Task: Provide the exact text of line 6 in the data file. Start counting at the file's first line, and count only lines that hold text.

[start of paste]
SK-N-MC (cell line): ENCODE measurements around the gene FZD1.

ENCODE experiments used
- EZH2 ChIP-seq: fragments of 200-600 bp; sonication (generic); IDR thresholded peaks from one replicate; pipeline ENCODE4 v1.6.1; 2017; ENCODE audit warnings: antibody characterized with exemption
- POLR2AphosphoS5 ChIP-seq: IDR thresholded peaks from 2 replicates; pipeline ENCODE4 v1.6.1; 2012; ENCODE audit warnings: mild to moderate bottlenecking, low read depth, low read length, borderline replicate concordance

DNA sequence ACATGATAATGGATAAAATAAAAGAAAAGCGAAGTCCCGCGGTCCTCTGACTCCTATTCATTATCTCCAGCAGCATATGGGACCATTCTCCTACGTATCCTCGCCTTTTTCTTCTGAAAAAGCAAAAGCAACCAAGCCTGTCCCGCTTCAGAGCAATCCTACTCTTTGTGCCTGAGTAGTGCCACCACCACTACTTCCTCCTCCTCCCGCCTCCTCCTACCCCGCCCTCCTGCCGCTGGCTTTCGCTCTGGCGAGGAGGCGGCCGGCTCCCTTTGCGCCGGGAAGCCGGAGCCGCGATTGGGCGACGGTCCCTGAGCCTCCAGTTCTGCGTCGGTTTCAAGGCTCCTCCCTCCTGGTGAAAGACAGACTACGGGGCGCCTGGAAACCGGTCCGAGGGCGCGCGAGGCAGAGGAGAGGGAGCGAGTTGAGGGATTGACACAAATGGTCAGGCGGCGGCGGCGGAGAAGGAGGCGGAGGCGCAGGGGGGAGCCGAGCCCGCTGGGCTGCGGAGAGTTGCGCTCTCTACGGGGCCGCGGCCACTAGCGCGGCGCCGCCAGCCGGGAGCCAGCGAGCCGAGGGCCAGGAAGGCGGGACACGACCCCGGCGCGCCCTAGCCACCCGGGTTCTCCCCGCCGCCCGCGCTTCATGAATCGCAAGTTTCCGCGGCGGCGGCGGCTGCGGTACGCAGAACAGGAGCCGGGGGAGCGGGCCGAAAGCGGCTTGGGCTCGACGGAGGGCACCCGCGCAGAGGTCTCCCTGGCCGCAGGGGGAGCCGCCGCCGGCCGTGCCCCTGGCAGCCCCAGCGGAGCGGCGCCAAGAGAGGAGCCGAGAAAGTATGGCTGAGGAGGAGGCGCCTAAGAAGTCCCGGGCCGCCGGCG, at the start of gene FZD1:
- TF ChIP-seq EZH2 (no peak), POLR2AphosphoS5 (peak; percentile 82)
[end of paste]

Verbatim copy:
- TF ChIP-seq EZH2 (no peak), POLR2AphosphoS5 (peak; percentile 82)